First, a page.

Supercharge your Jekyll site with these 4 tips.
Put your Jekyll into a Git Repository
One of the best part of being in a command-line environment is that you have the full power of the tools available to you by your OS environment.
Why not make sure you never lose track of your blog posts and revisions by using the power and flexibility of Git.
By committing your blog posts and changes as individual commits, you can easily revert back or track changes you make easily at your own convenience.
Use S3 Static Hosting
Why? Its great! You don’t need launch a server instance, configure it with a reverse proxy of choice, and still worry about keeping the server running. With Amazon’s S3 Static Hosting, you just need to upload your compiled static files onto an Amazon S3 bucket and you’re done. (with just a few additional clicks)
The drawback is that you might need to move your domain nameservers to a DNS provider that allows CNAME flattening if you’re planning to host your site in your root domain (ie. example.com instead of blog.example.com).
This is because for S3 static hosting, you don’t have a fixed IP address that you can point your domain to. Instead you have to rely on CNAMEs to do the linkup and root-level CNAMEs is not widely supported due to the following clause in the RFC:
# Section 3.6.2 If a CNAME RR is present at a node, no other data should be present; this ensures that the data for a canonical name and its aliases cannot be different.
Use Cloudflare to save on Data!
If you’re already need to make your nameserver switch, why don’t just move over to Cloudflare and kill two birds with one stone.
Cloudflare’s free plan not only covers your DNS needs but also gives you the power of being able to serve your static content through their Content Delivery Network (CDN).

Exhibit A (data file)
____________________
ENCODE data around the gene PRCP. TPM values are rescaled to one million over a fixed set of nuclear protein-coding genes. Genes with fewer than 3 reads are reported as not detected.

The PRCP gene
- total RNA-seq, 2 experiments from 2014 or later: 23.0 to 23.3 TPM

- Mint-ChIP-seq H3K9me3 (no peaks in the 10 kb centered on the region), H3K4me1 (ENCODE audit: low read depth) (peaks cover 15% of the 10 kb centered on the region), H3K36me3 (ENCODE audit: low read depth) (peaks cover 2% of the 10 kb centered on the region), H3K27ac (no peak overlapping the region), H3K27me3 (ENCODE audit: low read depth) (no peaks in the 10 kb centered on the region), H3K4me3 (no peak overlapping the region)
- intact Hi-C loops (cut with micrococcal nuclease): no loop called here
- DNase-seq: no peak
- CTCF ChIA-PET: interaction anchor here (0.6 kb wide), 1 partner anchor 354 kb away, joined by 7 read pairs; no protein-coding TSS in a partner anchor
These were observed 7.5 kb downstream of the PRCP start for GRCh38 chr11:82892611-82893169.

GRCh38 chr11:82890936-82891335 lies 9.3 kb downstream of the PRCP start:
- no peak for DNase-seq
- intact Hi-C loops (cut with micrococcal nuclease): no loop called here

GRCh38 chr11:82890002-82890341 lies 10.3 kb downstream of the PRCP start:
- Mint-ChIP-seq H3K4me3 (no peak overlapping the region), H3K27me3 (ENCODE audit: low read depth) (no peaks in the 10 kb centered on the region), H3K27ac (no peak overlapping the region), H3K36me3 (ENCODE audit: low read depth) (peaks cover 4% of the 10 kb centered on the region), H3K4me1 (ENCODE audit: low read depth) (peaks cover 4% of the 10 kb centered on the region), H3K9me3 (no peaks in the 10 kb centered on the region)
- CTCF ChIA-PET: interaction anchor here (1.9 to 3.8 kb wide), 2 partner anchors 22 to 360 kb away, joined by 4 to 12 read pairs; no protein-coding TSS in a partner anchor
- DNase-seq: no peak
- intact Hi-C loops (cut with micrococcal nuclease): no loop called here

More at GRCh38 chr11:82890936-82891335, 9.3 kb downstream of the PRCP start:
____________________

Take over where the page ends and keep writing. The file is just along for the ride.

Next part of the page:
You not only save your data transfer charges from Amazon but also get the awesome benefit of having your files and assets served from over 74 datacentre locations globally.
Make your deployments easier with S3_Website
Daniel Whyte has a pretty good blogpost on how to get started with this and I find his deployment workflow to be pretty darn good.
Using an opensourced script and of course configuring your AWS credentials, you can quickly deploy your posts directly to S3 without having to
jekyll build and manually upload them to S3 via the AWS console.
These are some of the tips I’ve picked up during my recent migration back which really made things a lot easier.
Previously, I had used a full capistrano script to deploy to a Digitalocean droplet running nginx which while is powerful in the general scheme of things, is just too tedious and time-consuming.
We all know how slow Capistrano can get as well.
Hopefully these are some tips that might help you up as you restart your journey with Jekyll.